Following its christening late last year, the SIU-crewed tanker Liberty formally was delivered March 1 in San Diego.
The 610-foot-long tanker, which will sail in the Jones Act trade, is the third and final ship built at General Dynamics NASSCO (a union shipyard) for SEA-Vista LLC. The first two ships are the Independence and the Constitution. The Liberty also is part of a larger, eight-ship, ECO Class tanker program. (The other ships, built for American Petroleum Tankers, also carry SIU crews, or will carry them upon construction.)
According to the shipyard, the vessels in this class are 50,000 deadweight tons and can carry 330,000 barrels of cargo apiece. The design offers “improved fuel efficiency and cleaner shipping options,” NASSCO reported.
“We are grateful for our partnership with SEA-Vista and the opportunity to design and construct three vessels equipped with world-leading technology and capability that will service their customers for decades to come,” said Steve Davison, vice president of pre-production operations for General Dynamics NASSCO. “Credit for the successful completion of this contract goes to the thousands of worldclass NASSCO shipbuilders and our partners who worked to provide unmatched quality and service from day one.”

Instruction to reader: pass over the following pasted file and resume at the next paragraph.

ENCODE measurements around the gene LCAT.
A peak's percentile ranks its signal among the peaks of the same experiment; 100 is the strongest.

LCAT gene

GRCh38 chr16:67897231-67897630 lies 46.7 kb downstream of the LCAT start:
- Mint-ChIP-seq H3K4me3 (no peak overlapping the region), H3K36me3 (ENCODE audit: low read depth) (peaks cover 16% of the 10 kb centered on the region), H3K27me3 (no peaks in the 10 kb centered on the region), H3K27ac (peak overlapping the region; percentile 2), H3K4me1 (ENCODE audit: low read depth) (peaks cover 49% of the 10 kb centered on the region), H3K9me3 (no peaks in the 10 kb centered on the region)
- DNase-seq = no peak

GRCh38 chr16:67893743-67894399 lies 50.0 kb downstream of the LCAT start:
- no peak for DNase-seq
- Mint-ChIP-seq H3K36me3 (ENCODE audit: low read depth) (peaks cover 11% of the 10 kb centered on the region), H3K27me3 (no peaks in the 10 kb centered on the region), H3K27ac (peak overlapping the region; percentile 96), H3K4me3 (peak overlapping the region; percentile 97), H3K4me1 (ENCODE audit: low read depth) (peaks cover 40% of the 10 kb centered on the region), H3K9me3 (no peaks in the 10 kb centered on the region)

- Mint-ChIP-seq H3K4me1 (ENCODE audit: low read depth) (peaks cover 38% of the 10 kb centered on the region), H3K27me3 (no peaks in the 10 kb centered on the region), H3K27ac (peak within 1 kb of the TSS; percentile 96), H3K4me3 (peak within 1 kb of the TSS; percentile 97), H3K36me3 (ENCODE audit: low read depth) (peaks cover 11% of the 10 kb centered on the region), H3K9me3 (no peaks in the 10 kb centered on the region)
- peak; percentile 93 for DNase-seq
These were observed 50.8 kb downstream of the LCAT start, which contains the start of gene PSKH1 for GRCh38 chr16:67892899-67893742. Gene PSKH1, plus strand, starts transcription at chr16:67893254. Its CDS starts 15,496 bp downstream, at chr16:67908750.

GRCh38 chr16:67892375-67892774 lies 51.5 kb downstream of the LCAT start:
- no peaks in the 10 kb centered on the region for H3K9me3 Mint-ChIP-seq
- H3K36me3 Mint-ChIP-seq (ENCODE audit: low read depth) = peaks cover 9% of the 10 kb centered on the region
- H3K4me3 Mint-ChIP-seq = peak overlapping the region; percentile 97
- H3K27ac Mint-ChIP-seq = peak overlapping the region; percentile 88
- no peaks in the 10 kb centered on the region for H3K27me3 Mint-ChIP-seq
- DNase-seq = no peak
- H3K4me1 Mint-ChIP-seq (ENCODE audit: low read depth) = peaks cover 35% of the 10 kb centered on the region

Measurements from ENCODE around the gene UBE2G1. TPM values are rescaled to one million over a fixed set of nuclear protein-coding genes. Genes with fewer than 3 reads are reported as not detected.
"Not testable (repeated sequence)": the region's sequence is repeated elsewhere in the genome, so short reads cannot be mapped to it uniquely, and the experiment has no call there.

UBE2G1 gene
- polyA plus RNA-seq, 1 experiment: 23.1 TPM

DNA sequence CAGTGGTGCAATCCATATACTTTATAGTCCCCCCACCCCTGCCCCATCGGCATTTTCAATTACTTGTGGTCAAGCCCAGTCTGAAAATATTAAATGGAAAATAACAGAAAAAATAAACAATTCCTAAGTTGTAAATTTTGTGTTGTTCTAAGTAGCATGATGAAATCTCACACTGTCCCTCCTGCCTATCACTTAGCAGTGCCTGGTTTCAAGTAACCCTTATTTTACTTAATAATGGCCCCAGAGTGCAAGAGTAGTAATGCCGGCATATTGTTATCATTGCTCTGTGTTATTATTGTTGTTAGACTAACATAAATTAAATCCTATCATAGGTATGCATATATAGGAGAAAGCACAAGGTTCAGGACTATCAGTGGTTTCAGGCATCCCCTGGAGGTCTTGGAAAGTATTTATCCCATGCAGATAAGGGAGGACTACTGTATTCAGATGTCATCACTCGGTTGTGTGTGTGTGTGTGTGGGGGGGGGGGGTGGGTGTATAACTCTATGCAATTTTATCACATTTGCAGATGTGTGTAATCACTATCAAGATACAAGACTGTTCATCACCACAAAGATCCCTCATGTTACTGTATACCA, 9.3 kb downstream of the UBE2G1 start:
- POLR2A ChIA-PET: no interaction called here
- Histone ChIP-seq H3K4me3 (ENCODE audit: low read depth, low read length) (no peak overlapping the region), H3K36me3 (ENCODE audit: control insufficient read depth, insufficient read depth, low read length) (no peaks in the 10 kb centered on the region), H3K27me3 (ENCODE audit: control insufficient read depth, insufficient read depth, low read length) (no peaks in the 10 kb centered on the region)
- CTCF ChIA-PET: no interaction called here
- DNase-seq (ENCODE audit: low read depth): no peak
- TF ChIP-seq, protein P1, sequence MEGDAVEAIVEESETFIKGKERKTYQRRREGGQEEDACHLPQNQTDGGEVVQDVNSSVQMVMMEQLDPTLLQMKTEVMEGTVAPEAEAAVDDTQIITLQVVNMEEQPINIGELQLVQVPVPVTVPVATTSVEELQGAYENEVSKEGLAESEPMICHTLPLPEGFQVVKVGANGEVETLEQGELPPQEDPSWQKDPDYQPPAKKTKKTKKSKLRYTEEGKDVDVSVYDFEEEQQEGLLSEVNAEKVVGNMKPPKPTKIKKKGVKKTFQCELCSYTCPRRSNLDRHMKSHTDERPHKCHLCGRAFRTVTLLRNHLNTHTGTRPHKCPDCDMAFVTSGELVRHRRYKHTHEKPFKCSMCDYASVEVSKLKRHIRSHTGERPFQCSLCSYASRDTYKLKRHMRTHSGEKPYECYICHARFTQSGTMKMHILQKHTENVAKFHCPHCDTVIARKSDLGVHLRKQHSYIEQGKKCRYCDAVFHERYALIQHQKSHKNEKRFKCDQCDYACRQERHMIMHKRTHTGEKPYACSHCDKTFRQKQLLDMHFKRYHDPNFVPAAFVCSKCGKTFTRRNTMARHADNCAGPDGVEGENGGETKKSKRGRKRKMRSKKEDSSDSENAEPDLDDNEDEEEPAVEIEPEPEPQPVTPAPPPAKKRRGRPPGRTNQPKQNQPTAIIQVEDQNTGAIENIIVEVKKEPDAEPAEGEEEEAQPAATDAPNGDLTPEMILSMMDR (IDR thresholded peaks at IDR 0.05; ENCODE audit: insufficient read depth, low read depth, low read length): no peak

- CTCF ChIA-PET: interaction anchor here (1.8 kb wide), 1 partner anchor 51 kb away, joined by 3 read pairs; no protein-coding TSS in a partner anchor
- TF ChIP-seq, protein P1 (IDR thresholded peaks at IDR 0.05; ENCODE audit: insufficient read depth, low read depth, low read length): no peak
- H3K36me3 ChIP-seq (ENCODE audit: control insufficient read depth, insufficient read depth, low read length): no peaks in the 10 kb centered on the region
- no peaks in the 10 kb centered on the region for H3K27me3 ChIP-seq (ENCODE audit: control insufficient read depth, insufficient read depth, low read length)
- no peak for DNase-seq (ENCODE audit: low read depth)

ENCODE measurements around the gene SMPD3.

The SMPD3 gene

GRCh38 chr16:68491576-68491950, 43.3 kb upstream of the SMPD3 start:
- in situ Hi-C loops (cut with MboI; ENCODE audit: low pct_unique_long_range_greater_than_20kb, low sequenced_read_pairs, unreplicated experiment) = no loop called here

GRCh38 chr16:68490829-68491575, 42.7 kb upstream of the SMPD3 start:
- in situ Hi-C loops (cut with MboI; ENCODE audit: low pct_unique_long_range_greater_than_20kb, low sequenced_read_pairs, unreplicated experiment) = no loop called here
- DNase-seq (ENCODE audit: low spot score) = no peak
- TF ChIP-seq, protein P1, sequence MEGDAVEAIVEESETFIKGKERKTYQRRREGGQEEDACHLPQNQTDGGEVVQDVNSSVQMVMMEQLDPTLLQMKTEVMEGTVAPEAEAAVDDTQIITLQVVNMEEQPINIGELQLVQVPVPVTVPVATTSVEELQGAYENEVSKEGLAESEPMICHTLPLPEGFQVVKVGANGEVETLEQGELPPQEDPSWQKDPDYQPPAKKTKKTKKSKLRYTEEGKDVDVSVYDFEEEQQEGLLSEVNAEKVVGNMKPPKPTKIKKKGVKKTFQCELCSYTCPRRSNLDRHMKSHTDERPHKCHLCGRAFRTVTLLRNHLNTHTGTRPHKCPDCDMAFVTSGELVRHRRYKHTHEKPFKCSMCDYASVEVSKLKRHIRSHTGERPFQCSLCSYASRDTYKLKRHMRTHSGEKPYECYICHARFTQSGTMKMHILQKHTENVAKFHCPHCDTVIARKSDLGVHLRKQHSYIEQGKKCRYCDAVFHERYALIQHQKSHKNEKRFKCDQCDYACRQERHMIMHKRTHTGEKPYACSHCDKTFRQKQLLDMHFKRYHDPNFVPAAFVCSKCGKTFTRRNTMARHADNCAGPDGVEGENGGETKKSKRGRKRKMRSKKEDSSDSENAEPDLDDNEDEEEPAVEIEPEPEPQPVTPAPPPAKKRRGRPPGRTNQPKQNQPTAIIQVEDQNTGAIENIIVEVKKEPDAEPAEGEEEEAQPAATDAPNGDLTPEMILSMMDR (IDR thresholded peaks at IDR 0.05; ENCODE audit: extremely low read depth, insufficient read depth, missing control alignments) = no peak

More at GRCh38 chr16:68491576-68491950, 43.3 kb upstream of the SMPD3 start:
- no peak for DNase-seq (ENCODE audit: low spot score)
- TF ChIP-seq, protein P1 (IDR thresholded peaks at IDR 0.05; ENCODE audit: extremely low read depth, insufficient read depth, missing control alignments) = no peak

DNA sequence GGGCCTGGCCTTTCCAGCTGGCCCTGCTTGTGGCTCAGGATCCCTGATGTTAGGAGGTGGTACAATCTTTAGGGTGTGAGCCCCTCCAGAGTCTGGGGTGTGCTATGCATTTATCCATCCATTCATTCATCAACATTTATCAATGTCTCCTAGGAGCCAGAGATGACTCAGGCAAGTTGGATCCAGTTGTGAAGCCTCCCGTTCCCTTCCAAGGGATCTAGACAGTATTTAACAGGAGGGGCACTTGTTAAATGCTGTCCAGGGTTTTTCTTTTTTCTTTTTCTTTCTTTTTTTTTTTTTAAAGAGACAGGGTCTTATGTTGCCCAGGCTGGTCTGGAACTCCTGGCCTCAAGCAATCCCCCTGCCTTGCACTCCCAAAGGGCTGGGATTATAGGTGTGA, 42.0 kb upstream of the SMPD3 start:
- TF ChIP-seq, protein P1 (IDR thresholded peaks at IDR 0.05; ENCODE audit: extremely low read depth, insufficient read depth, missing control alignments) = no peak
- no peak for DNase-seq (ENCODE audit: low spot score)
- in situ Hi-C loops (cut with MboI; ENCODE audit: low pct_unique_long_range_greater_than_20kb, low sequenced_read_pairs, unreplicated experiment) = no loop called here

The eighth ship of the program, the Palmetto State, was scheduled to be christened and launched on March 25.
In the past decade, NASSCO has delivered 29 oceangoing ships to government and commercial customers – including the world’s first LNG-powered containerships (both crewed by SIU members).
The Jones Act requires that cargo moving between domestic ports be carried on ships that are crewed, built, flagged and owned American.
At its most recent executive board meeting, the AFLCIO’s Maritime Trades Department (to which the SIU is affiliated) approved a Jones Act statement that read in part: “While there are many benefits to this law, one that shouldn’t be overlooked is the fact that it helps maintain a pool of welltrained, reliable, American-citizen crews who can sail aboard military support ships, delivering materiel to U.S. troops deployed around the world during times of crisis. Additionally, many Jones Act vessels themselves could be militarily useful and undoubtedly would be made available to the Defense Department in an emergency. The Jones Act also provides a strong economic boost to the country. A major independent study revealed the law helps maintain nearly a half million American jobs while contributing billions of dollars to the U.S. economy.
“And let us not forget several of its other benefits, including border protection, homeland security and prevention of illegal immigration,” the statement continued. “The Jones Act ensures that vessels plying America’s inland waterways are truly domestic. Crews are carefully screened before receiving their credentials, and vessel owners work with the U.S. Coast Guard and other federal law enforcement agencies.”
The United States is not alone among the countries of the world in enforcing cabotage laws. More than 40 major trading nations have similar decrees on their books.
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